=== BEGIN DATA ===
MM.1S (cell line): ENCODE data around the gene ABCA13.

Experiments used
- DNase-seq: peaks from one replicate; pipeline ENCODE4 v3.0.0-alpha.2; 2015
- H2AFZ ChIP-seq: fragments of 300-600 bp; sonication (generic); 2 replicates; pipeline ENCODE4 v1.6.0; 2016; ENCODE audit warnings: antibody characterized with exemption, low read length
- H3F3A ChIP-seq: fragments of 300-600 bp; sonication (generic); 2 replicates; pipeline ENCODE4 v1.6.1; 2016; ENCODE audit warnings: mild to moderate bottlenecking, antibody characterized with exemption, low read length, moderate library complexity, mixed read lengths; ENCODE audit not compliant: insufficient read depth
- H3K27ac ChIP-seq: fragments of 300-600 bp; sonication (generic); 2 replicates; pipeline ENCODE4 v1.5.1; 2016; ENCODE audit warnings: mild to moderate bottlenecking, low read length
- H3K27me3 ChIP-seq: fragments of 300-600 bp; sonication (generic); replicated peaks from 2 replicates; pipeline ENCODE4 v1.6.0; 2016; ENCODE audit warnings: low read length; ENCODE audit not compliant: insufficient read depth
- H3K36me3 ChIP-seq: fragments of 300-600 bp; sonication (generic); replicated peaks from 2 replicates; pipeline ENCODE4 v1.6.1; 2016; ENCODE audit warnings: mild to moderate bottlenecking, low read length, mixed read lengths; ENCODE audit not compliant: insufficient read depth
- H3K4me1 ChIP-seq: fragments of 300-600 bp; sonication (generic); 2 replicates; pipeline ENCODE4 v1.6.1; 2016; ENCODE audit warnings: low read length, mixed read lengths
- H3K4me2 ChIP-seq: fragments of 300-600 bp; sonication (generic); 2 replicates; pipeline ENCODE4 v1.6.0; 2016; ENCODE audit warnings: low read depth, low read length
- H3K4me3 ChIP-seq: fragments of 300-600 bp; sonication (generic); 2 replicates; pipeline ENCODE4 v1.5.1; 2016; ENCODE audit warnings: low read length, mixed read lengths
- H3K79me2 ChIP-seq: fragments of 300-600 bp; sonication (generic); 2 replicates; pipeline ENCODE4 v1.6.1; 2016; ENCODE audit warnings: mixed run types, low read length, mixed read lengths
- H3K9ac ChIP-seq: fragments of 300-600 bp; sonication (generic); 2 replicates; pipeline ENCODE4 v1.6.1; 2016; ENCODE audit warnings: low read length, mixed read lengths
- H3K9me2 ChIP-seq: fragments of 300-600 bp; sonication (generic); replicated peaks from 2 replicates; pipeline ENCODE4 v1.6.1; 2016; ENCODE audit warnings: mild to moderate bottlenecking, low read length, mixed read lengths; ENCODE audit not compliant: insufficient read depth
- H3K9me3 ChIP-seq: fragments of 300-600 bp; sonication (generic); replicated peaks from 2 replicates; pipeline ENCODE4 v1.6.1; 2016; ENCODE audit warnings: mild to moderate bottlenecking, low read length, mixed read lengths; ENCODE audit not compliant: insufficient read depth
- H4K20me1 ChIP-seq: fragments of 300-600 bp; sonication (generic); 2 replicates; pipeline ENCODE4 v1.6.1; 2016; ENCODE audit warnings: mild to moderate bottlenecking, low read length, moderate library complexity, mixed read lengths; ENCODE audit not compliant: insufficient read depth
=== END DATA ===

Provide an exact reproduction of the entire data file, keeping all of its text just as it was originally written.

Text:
MM.1S (cell line): ENCODE data around the gene ABCA13.

Experiments used
- DNase-seq: peaks from one replicate; pipeline ENCODE4 v3.0.0-alpha.2; 2015
- H2AFZ ChIP-seq: fragments of 300-600 bp; sonication (generic); 2 replicates; pipeline ENCODE4 v1.6.0; 2016; ENCODE audit warnings: antibody characterized with exemption, low read length
- H3F3A ChIP-seq: fragments of 300-600 bp; sonication (generic); 2 replicates; pipeline ENCODE4 v1.6.1; 2016; ENCODE audit warnings: mild to moderate bottlenecking, antibody characterized with exemption, low read length, moderate library complexity, mixed read lengths; ENCODE audit not compliant: insufficient read depth
- H3K27ac ChIP-seq: fragments of 300-600 bp; sonication (generic); 2 replicates; pipeline ENCODE4 v1.5.1; 2016; ENCODE audit warnings: mild to moderate bottlenecking, low read length
- H3K27me3 ChIP-seq: fragments of 300-600 bp; sonication (generic); replicated peaks from 2 replicates; pipeline ENCODE4 v1.6.0; 2016; ENCODE audit warnings: low read length; ENCODE audit not compliant: insufficient read depth
- H3K36me3 ChIP-seq: fragments of 300-600 bp; sonication (generic); replicated peaks from 2 replicates; pipeline ENCODE4 v1.6.1; 2016; ENCODE audit warnings: mild to moderate bottlenecking, low read length, mixed read lengths; ENCODE audit not compliant: insufficient read depth
- H3K4me1 ChIP-seq: fragments of 300-600 bp; sonication (generic); 2 replicates; pipeline ENCODE4 v1.6.1; 2016; ENCODE audit warnings: low read length, mixed read lengths
- H3K4me2 ChIP-seq: fragments of 300-600 bp; sonication (generic); 2 replicates; pipeline ENCODE4 v1.6.0; 2016; ENCODE audit warnings: low read depth, low read length
- H3K4me3 ChIP-seq: fragments of 300-600 bp; sonication (generic); 2 replicates; pipeline ENCODE4 v1.5.1; 2016; ENCODE audit warnings: low read length, mixed read lengths
- H3K79me2 ChIP-seq: fragments of 300-600 bp; sonication (generic); 2 replicates; pipeline ENCODE4 v1.6.1; 2016; ENCODE audit warnings: mixed run types, low read length, mixed read lengths
- H3K9ac ChIP-seq: fragments of 300-600 bp; sonication (generic); 2 replicates; pipeline ENCODE4 v1.6.1; 2016; ENCODE audit warnings: low read length, mixed read lengths
- H3K9me2 ChIP-seq: fragments of 300-600 bp; sonication (generic); replicated peaks from 2 replicates; pipeline ENCODE4 v1.6.1; 2016; ENCODE audit warnings: mild to moderate bottlenecking, low read length, mixed read lengths; ENCODE audit not compliant: insufficient read depth
- H3K9me3 ChIP-seq: fragments of 300-600 bp; sonication (generic); replicated peaks from 2 replicates; pipeline ENCODE4 v1.6.1; 2016; ENCODE audit warnings: mild to moderate bottlenecking, low read length, mixed read lengths; ENCODE audit not compliant: insufficient read depth
- H4K20me1 ChIP-seq: fragments of 300-600 bp; sonication (generic); 2 replicates; pipeline ENCODE4 v1.6.1; 2016; ENCODE audit warnings: mild to moderate bottlenecking, low read length, moderate library complexity, mixed read lengths; ENCODE audit not compliant: insufficient read depth